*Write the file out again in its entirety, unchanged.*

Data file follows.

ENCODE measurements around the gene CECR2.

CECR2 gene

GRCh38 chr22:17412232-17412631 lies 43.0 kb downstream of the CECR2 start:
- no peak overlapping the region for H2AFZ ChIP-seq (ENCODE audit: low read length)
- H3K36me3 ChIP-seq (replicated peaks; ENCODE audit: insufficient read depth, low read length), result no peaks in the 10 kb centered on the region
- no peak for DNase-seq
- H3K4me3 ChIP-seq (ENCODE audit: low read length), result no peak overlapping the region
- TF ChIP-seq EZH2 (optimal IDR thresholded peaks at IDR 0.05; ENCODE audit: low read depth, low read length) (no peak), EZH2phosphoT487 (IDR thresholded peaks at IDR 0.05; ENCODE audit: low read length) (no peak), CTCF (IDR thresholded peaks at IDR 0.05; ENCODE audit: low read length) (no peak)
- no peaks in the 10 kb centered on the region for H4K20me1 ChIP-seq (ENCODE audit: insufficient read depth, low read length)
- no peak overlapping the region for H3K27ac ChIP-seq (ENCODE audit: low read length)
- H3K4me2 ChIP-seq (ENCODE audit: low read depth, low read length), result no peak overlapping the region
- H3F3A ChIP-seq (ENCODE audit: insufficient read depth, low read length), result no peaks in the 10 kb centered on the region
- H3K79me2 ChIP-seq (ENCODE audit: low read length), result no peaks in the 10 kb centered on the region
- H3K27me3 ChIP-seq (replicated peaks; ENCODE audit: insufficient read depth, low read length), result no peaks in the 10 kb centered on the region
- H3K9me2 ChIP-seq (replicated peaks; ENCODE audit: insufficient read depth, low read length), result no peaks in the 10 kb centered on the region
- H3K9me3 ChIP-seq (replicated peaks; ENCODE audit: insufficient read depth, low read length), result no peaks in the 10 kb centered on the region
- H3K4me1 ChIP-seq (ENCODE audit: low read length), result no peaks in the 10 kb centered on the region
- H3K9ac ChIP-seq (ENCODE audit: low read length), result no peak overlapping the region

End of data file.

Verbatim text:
ENCODE measurements around the gene CECR2.

CECR2 gene

GRCh38 chr22:17412232-17412631 lies 43.0 kb downstream of the CECR2 start:
- no peak overlapping the region for H2AFZ ChIP-seq (ENCODE audit: low read length)
- H3K36me3 ChIP-seq (replicated peaks; ENCODE audit: insufficient read depth, low read length), result no peaks in the 10 kb centered on the region
- no peak for DNase-seq
- H3K4me3 ChIP-seq (ENCODE audit: low read length), result no peak overlapping the region
- TF ChIP-seq EZH2 (optimal IDR thresholded peaks at IDR 0.05; ENCODE audit: low read depth, low read length) (no peak), EZH2phosphoT487 (IDR thresholded peaks at IDR 0.05; ENCODE audit: low read length) (no peak), CTCF (IDR thresholded peaks at IDR 0.05; ENCODE audit: low read length) (no peak)
- no peaks in the 10 kb centered on the region for H4K20me1 ChIP-seq (ENCODE audit: insufficient read depth, low read length)
- no peak overlapping the region for H3K27ac ChIP-seq (ENCODE audit: low read length)
- H3K4me2 ChIP-seq (ENCODE audit: low read depth, low read length), result no peak overlapping the region
- H3F3A ChIP-seq (ENCODE audit: insufficient read depth, low read length), result no peaks in the 10 kb centered on the region
- H3K79me2 ChIP-seq (ENCODE audit: low read length), result no peaks in the 10 kb centered on the region
- H3K27me3 ChIP-seq (replicated peaks; ENCODE audit: insufficient read depth, low read length), result no peaks in the 10 kb centered on the region
- H3K9me2 ChIP-seq (replicated peaks; ENCODE audit: insufficient read depth, low read length), result no peaks in the 10 kb centered on the region
- H3K9me3 ChIP-seq (replicated peaks; ENCODE audit: insufficient read depth, low read length), result no peaks in the 10 kb centered on the region
- H3K4me1 ChIP-seq (ENCODE audit: low read length), result no peaks in the 10 kb centered on the region
- H3K9ac ChIP-seq (ENCODE audit: low read length), result no peak overlapping the region